Monitoring color in-line

The biggest market for color-measuring equipment for plastics is in quality-control labs. Now there's growing interest in continuous color measurement for extruders.

David Pryor, owner of ColorLite GmbH, Katlenburg-Lindau, Germany, said, "For the plastics industry, in particular, we see more and more companies looking for in-line measuring systems. We can measure plastics sheet in a reflectance or transmission mode, with systems that can be connected to the dosing unit. We also measure plastic granules in the production line."

Increasingly, HunterLab's Barnes said, suppliers are responding to demand for real-time information that allows manufactures to take corrective action immediately. As an example, he cited the challenges of producing vinyl siding. "A builder is not going to stop building a house if they get a box of material that is off-color. After an inspection, there will have to be a redo. So every time that happens, there's a $20,000 cost to a vinyl siding manufacturer. That's enough to pay for an online instrument that would stop outgoing defective material."

HunterLab and Plastore Inc., Hudson, Ohio, developed Color Process Automation Technology (cPAT), which continuously monitors color and makes the necessary feeder changes at the correct times to maintain constant color. Most extruders perform color checks at 30-minute intervals, said Phillips of HunterLab.

Color readings are made by the Spectra Trend HT, a high-resolution, lab-grade spectrophotometer designed specifically for in-line color monitoring. It can be placed before or after the extrusion system's cooling tank. Plastore makes additive feeders for extruders, injection molding and blow molding machines.

Barnes estimated that only about 15 percent of extruders use  in-line color-measuring equipment. The need to maintain control over color is growing as the number of color changes goes up. Extruders are increasingly producing on demand, with some processors changing color 10 times per day per line.

X-Rite eXact Xp was introduced recently to help converters more accurately measure color on flexible film substrates. For some types of films, the orientation of the measurement instrument relative to the film's extrusion direction can impact results.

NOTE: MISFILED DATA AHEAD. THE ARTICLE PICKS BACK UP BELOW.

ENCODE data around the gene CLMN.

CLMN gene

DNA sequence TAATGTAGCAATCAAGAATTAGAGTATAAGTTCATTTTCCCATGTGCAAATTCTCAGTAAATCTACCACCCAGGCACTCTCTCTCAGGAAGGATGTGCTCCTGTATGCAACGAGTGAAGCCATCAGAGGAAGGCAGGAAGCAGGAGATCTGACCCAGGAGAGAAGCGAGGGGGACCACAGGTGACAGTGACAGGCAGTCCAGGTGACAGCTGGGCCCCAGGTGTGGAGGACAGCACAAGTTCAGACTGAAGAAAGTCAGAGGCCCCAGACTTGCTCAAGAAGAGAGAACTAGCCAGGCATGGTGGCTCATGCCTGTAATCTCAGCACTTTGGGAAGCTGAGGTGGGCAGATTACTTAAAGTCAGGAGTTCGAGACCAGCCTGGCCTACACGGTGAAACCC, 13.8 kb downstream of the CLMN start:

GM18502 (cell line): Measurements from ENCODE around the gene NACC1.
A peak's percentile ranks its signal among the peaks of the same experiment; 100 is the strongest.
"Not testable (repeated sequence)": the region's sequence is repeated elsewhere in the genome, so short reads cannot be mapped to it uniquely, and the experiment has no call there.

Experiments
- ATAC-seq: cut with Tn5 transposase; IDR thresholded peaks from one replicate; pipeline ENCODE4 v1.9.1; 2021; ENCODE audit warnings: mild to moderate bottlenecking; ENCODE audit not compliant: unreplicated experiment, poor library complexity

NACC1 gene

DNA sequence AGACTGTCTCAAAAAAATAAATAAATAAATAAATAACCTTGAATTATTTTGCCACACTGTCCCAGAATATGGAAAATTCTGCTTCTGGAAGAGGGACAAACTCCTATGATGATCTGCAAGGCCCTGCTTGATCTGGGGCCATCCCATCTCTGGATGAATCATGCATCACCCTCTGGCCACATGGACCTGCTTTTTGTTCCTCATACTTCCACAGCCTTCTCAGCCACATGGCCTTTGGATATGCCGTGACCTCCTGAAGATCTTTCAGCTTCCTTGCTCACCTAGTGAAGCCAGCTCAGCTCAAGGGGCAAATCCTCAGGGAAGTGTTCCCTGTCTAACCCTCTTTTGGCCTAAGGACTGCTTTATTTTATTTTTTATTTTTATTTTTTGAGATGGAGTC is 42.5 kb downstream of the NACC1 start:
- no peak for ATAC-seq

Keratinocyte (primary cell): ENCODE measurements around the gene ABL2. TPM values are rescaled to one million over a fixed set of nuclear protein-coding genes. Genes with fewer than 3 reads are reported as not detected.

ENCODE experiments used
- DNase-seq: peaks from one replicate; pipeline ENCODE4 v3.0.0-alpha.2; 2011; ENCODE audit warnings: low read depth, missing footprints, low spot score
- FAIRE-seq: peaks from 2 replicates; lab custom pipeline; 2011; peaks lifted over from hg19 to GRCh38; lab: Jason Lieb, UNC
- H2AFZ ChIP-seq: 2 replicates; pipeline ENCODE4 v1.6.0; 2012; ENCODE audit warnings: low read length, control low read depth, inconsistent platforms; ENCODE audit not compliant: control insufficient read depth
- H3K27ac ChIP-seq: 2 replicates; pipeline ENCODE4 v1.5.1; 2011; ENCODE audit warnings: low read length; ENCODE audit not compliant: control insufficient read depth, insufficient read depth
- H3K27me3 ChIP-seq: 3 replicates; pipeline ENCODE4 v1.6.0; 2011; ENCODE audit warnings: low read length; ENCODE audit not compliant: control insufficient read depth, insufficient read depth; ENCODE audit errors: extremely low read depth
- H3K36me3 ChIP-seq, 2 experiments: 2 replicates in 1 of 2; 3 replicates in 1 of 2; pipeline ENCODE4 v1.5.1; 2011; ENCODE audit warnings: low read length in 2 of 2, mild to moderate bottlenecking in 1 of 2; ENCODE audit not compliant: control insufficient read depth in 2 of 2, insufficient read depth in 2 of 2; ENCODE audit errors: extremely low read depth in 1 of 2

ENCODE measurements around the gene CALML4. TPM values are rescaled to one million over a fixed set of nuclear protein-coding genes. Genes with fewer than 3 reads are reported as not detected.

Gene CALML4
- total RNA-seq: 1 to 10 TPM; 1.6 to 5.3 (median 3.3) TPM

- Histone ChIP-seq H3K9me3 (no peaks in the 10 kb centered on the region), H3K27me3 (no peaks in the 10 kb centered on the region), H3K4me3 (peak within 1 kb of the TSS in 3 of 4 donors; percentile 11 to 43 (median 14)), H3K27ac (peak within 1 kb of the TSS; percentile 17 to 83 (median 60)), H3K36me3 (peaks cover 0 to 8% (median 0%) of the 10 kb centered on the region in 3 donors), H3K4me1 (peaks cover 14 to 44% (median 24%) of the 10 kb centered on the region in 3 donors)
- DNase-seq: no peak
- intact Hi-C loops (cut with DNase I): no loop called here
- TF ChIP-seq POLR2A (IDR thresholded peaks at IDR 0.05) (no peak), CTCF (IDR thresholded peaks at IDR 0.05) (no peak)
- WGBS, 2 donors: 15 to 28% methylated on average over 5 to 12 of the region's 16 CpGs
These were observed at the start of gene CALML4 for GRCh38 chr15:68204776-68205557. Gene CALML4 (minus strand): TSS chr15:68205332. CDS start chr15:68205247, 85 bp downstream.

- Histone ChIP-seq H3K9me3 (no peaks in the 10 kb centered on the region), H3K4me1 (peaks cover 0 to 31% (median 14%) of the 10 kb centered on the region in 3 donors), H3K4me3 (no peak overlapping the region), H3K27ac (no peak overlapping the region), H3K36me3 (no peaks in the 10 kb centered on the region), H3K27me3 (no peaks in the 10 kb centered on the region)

"The costs of getting color wrong on packaging can be significant," said Chris Winczewski, VP of product marketing, X-Rite Inc. "With X-Rite eXact Xp for measurement, PantoneLIVE as a repository of reliable digital color standards and ColorCert X-Rite Edition for statistical process control, packaging converters can deliver new levels of color control and increased service."

Software providessmarter options

The newest products in the color-measurement field increasingly use embedded software that mimics the usability of smartphones and tablets. "Increasingly, our target audience is millennials who are used to getting information at the touch of a finger," said Phillips. "Our latest product uses tablet-based, smart technology embedded in the instrument that operates on Wi-Fi, Bluetooth, Ethernet, USB — all the things that millennials are accustomed to." Color-measurement data can be sent from the plant floor to a manager's smartphone or iPad at home at any time. Users define the format based on their company's plantwide data-distribution system.

The new ColorLite xs1 spectrophotometer is hand-held and has the look of a smartphone. It has Internet connectivity and the same resolution as a bench-top spectrophotometer, the company said.

Doug Smock, senior correspondent

[email protected]


BYK Gardner USA, 301-483-6500, www.byk.com 

ColorLite GmbH, +49-5552-999-580, www.colorlite.de/en 

Datacolor, 609-924-2189, www.datacolor.com 

Hunter Associates Laboratory Inc., 703-471-6870, www.hunterlab.com 

Konica Minolta Sensing Americas Inc., 201-236-4300, http://sensing.konicaminolta.us 

Plastore Inc., 330-653-3047, www.plastore.com 

X-Rite Pantone, 616-803-2100, www.xrite.com